Protected trademarks are often used together with other signs. Recently, the Austrian Supreme Court confirmed that trademarks, that are completely included into another trademark, are regularly considered to be confusingly similar. This is often justified by the fact that consumers could assume that it is a variation of the product that was originally marked with the copied part - i.e. it is a serial mark.
Specifically, the OGH decision 4 Ob 32/21s of 21.5.2021 dealt, inter alia, with the question whether the following Austrian trademark No. 293.410:
should be considered as similar to international trademark No. 777429, which is also extended to Austria:
In this case, an opposition against the younger trademark would be successful.
In addition to the question of genuine use, the Supreme Court also dealt with the question of whether the figurative element of the mark is sufficiently secondary to the word element to exclude any likelihood of confusion.
The Supreme Court answered in the negative: There was a likelihood of confusion between the opposing mark (figurative mark) and the opposed mark because the figurative element in the latter was not sufficiently relegated to the background, but because from the viewer's perspective it would be assumed with a certain degree of probability that the combination of numbers and letters as well as the smaller word "IMMOGROUP" were an additional specification of a product or a service originating from that company which could already be identified by the pictured bar chart. Moreover, the Court finds that signs which are not registered in color, such as the marks cited in opposition, are, as a rule, capable of being confused with similar signs in all colors.
We agree with this assessment, in particular with the argument that many companies use their signs as main and secondary marks - often as serial signs. This is particularly popular among manufacturers of motor vehicles, where the company's trademark and the trademark of the specific vehicle line are used in combination.
However, this interpretation of the law is not always followed so clearly; one of the reasons for this is that there are legal weaknesses here. In the current trademark system, there is no way to protect serial marks in a legally secure and cost-effective manner. First of all, this is due to the "compulsory use": a trademark must always be used as it is registered in order not to run the risk of being cancelled from five years after registration. Continuous use that deviates from the registered use can therefore lead to cancellation of the trademark. If serial signs are used - i.e. main and secondary signs together - it cannot be clearly stated whether this is seen as the use of two individual marks; or only one combination mark.
The boundaries are difficult to draw here, which is why, as a rule, all combinations and all single marks must always be registered. On the other hand, it may be possible to take action against a foreign sign that is similar in itself only if the main and secondary marks have been protected in combination. If the foreign sign is not considered similar to the main or secondary mark by the relevant public, it is possible that a trademark infringement is only affirmed if both individual marks are protected together - i.e. as a combination. In order to obtain ideal protection, one would therefore have to protect all individual secondary marks as well as all combinations between the main mark and the secondary mark.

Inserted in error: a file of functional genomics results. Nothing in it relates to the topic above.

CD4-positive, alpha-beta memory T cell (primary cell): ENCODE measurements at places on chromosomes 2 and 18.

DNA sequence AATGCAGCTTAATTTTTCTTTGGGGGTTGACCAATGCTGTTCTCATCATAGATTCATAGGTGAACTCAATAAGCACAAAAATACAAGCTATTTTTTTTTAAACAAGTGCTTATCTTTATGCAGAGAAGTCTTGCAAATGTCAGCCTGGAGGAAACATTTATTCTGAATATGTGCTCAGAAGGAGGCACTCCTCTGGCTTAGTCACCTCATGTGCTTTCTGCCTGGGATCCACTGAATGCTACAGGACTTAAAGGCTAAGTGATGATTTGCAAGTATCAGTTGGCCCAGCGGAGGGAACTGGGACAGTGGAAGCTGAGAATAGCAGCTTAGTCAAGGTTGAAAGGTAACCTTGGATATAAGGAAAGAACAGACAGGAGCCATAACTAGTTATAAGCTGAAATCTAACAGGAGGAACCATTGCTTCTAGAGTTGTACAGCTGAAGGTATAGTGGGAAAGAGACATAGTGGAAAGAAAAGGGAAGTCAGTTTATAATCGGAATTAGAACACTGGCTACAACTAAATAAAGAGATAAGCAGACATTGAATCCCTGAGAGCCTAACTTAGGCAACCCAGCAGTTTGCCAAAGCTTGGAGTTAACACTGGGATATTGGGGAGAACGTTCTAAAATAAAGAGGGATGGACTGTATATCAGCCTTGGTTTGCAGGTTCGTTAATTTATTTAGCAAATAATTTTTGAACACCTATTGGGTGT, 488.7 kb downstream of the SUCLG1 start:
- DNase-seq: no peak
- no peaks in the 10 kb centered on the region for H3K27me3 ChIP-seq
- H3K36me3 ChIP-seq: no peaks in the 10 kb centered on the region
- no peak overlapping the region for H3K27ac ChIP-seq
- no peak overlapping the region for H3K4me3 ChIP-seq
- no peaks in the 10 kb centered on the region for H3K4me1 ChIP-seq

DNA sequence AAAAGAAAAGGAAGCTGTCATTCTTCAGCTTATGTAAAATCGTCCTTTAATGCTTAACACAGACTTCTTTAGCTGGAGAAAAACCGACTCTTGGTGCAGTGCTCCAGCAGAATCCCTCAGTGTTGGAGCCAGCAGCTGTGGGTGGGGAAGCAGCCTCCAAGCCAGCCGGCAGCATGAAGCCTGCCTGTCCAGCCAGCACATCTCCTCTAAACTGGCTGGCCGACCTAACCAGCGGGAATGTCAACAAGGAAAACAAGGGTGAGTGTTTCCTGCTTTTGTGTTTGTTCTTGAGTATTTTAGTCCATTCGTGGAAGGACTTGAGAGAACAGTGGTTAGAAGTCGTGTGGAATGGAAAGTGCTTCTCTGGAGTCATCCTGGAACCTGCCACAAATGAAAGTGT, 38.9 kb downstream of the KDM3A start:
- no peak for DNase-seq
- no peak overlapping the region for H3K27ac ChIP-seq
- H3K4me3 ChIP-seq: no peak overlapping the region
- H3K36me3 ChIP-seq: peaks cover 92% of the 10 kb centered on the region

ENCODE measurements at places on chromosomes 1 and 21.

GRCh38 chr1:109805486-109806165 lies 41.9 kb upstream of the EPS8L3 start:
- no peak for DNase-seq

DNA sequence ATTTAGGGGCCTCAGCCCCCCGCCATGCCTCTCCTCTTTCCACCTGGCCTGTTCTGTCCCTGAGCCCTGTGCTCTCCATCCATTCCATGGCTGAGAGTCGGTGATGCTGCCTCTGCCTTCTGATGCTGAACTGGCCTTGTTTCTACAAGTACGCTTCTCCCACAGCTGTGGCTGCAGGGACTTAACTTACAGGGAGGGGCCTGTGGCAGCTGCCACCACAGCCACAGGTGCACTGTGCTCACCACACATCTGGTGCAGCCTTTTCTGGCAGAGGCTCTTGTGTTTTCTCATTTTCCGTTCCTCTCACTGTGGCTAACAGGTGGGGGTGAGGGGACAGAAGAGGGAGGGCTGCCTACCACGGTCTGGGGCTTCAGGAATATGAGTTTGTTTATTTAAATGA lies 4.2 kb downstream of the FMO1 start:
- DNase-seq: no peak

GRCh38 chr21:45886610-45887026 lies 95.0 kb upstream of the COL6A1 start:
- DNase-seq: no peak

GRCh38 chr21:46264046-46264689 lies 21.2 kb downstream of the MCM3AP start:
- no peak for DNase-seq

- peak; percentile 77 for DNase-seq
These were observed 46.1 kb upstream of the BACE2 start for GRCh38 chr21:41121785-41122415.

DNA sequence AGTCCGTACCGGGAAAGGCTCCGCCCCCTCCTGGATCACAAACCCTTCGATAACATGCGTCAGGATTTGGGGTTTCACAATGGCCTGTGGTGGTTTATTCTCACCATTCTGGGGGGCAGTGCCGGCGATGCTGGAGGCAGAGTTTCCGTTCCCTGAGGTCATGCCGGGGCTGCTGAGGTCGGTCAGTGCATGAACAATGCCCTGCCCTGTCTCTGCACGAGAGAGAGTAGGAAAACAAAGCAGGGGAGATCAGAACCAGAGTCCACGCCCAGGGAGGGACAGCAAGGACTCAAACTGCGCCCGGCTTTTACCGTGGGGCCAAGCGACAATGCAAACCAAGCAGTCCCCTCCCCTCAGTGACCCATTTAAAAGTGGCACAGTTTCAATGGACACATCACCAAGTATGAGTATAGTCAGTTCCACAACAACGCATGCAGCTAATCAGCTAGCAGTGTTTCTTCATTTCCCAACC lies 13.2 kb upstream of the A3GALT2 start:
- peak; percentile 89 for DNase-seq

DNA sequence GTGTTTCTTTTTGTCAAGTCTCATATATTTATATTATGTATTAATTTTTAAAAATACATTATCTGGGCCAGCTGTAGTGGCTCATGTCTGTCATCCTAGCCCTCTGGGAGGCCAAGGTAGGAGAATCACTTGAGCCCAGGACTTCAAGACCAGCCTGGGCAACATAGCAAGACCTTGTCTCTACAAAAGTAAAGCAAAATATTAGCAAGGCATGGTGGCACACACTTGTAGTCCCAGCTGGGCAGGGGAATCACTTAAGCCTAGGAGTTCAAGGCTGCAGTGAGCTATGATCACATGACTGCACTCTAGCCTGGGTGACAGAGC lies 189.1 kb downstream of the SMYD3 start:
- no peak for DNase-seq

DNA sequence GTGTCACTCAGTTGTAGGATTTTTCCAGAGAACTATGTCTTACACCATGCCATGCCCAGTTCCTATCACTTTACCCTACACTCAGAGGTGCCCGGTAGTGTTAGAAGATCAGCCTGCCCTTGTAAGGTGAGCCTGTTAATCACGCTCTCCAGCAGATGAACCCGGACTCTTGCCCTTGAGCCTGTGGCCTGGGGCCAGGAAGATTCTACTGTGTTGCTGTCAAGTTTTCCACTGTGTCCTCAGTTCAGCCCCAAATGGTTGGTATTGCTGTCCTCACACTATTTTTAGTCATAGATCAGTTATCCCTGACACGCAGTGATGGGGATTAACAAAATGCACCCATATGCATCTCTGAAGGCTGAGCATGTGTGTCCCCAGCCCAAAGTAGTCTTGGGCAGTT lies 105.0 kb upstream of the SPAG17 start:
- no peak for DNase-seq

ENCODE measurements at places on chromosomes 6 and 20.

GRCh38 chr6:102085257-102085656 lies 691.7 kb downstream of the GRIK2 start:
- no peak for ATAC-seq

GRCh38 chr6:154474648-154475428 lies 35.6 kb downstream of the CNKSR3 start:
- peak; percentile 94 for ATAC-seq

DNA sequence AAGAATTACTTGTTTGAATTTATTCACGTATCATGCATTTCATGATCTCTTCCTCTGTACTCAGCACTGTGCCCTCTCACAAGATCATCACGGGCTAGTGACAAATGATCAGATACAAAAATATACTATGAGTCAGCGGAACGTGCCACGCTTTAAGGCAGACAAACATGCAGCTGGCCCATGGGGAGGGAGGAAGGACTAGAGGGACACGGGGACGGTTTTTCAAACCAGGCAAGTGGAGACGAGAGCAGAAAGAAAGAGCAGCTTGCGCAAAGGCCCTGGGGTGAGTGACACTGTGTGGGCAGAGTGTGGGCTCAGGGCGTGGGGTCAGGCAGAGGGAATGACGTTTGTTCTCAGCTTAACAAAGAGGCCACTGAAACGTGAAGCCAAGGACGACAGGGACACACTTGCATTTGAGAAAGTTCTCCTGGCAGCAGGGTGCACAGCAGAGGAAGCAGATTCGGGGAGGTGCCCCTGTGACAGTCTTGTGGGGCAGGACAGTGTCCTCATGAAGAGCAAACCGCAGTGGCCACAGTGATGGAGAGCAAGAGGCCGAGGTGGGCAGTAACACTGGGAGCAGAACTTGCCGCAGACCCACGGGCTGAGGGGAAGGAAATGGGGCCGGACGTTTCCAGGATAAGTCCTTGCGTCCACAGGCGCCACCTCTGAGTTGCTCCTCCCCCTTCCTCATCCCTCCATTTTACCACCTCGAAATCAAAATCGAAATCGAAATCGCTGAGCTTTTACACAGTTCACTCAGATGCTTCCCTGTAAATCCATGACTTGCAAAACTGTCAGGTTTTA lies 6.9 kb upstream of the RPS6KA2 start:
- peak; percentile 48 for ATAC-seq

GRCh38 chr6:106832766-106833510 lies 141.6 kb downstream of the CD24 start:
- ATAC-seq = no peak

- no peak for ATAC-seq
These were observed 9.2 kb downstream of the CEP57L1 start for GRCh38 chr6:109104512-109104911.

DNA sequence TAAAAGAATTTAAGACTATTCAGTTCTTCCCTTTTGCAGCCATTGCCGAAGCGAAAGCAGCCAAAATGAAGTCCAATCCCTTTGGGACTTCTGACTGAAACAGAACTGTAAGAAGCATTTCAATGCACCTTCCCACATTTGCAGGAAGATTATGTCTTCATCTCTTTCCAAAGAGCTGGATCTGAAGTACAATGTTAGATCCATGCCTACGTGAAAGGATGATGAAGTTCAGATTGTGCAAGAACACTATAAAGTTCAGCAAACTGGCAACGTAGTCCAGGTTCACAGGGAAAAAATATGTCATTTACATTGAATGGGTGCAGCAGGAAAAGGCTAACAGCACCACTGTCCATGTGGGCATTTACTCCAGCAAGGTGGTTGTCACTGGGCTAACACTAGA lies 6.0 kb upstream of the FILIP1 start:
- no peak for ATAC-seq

The case mentioned above shows the problem in particular with regard to the serious use. There, the "Three Stripes" mark was always used only in combination with the word element OVB:
The other side argued that such use was not serious, since the three stripes were not used on their own. The problem was apparently "solved" by the fact that both the Regional Court Vienna and the Supreme Court consider the graphic element (three stripes) to be seriously used, even if the sign was apparently not used in a stand-alone position. Up to now, a sign has generally only been considered to be seriously used if the distinctive character is not affected by the different uses (cf. Section 33a(4)(1) Trademark Act).
In my opinion, however, that is the case here: the use together with the distinctive word part OVB is sufficient to affect the distinctive character of the sign when viewed as a whole. In this respect, previous case law has often been very strict (cf. for example OPMS of 28.11.2007, Om10/07 - Rothmans). However, it could be argued that no combination sign is used here, but two independent signs are involved from the point of view of the public. However, this is not clear from the Supreme Court decision.
Even if the result of the decision is welcome, this does not solve the problem of serial signs. A clarification in the law would be desirable.
Dr. Gerald Mair